?

Log in

No account? Create an account
Whoa - Konstantin Savenkov [entries|archive|friends|userinfo]
Konstantin Savenkov

[ website | My Website ]
[ userinfo | livejournal userinfo ]
[ archive | journal archive ]

Whoa [Dec. 8th, 2006|07:22 pm]
Konstantin Savenkov
[Tags|, ]
[Current Mood |impressedimpressed]

I've just got an interesting insight into C++ template programming.

Consider the following class with a template method foo:

class A
{
public:
template<class T>
int foo();
};

template<> int A::foo<int>()
{
return 1;
};

Now imagine that you want to use it in another template (say a template function) in the following way:

template<typename T>
T bar()
{
A a;
return a->foo<T>();
}

Huh? Got error on a->foo<T>()? So am I!

Some time ago I've already stumbled on this situation and decided that this is due to some uncertainty in determining of the actual type of a or something like that. That time I used a->A::foo<T>() workaround and dropped a tear or two on a grave of polymorphism.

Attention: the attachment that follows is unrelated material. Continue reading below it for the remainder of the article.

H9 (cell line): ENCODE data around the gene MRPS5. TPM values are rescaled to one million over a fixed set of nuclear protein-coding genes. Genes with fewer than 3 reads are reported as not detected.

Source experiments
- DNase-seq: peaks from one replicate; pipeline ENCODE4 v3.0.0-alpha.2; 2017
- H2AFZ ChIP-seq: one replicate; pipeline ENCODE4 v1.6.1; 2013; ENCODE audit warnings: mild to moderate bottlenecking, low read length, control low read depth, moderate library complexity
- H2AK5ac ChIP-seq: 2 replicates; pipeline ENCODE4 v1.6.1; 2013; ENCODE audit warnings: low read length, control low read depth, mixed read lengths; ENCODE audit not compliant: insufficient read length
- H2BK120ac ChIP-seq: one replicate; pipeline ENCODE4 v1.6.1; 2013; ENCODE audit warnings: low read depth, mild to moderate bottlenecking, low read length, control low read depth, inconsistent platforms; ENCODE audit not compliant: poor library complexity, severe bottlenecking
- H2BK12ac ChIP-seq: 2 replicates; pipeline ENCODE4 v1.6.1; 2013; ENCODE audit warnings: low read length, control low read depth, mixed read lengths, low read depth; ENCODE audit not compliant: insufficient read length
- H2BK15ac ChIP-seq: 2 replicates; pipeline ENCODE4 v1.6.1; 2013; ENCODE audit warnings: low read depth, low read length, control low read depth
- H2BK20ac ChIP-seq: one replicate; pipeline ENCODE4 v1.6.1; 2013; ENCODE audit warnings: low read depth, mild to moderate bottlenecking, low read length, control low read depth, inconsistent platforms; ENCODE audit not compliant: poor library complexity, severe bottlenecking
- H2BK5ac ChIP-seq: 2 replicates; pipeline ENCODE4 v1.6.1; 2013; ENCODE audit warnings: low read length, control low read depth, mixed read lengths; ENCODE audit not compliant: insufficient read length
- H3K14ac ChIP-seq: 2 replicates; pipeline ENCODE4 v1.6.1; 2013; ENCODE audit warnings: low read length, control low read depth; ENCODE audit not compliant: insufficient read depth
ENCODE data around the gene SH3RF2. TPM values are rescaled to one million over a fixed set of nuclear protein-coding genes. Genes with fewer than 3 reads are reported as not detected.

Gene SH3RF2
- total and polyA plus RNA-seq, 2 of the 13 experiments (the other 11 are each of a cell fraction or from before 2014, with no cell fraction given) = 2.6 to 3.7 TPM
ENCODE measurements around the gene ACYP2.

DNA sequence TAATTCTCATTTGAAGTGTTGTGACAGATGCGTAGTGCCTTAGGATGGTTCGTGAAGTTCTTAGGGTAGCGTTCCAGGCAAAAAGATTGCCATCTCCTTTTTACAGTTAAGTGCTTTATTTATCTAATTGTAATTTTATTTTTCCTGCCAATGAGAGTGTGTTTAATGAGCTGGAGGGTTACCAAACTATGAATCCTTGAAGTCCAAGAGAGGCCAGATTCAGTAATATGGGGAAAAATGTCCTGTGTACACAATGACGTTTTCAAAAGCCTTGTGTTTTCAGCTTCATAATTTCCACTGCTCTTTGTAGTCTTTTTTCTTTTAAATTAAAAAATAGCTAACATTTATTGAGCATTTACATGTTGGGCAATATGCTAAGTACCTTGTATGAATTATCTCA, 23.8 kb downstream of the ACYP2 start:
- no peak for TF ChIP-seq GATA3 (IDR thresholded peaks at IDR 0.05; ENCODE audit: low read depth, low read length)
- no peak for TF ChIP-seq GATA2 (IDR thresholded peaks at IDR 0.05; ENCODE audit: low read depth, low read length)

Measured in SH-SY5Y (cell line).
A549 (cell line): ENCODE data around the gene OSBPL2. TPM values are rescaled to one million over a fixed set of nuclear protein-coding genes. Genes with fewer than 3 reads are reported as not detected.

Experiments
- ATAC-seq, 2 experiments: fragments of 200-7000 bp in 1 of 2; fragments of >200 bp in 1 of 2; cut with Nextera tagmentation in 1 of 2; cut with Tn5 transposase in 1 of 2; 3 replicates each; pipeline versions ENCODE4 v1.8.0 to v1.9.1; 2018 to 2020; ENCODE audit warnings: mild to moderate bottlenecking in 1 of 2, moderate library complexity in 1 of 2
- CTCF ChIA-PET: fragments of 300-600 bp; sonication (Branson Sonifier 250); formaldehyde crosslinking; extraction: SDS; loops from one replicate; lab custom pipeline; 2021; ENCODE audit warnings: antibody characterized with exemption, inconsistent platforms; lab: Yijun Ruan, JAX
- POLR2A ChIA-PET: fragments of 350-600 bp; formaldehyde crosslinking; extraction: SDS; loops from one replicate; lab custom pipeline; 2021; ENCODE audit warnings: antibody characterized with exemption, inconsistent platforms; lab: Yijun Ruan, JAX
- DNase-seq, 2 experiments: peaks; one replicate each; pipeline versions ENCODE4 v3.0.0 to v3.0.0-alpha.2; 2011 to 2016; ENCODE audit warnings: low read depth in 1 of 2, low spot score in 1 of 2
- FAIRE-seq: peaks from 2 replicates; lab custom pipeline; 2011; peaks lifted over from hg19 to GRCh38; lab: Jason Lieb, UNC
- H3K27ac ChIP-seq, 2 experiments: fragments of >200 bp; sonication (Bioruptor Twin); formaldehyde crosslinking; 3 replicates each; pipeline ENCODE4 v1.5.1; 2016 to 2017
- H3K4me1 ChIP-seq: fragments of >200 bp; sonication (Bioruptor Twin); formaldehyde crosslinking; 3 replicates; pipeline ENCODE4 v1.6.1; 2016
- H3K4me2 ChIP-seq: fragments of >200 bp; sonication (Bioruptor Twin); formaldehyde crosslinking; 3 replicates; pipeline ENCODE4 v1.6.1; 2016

Today a collegue of mine asked me to take a look on such construction, and a fresh look (combined with an updated google base:-) ) has brought a new solution:

template<typename T>
T bar()
{
A a;
return a->template foo<T>();
}

Impressed? So am I, again. I just wander, is that some g++-related "feature" or correct ANSI/ISO C++ syntactic construction? (uh, ok, I'm just too lazy to browse the standard).

upd: g++ 4.1.2 doesn't consider the first variant as a syntactic error (looks like the bug in the compiler has been fixed). Nevertheless the latter variant is still amusing to me :-).



crossposted to ru_cpp
LinkReply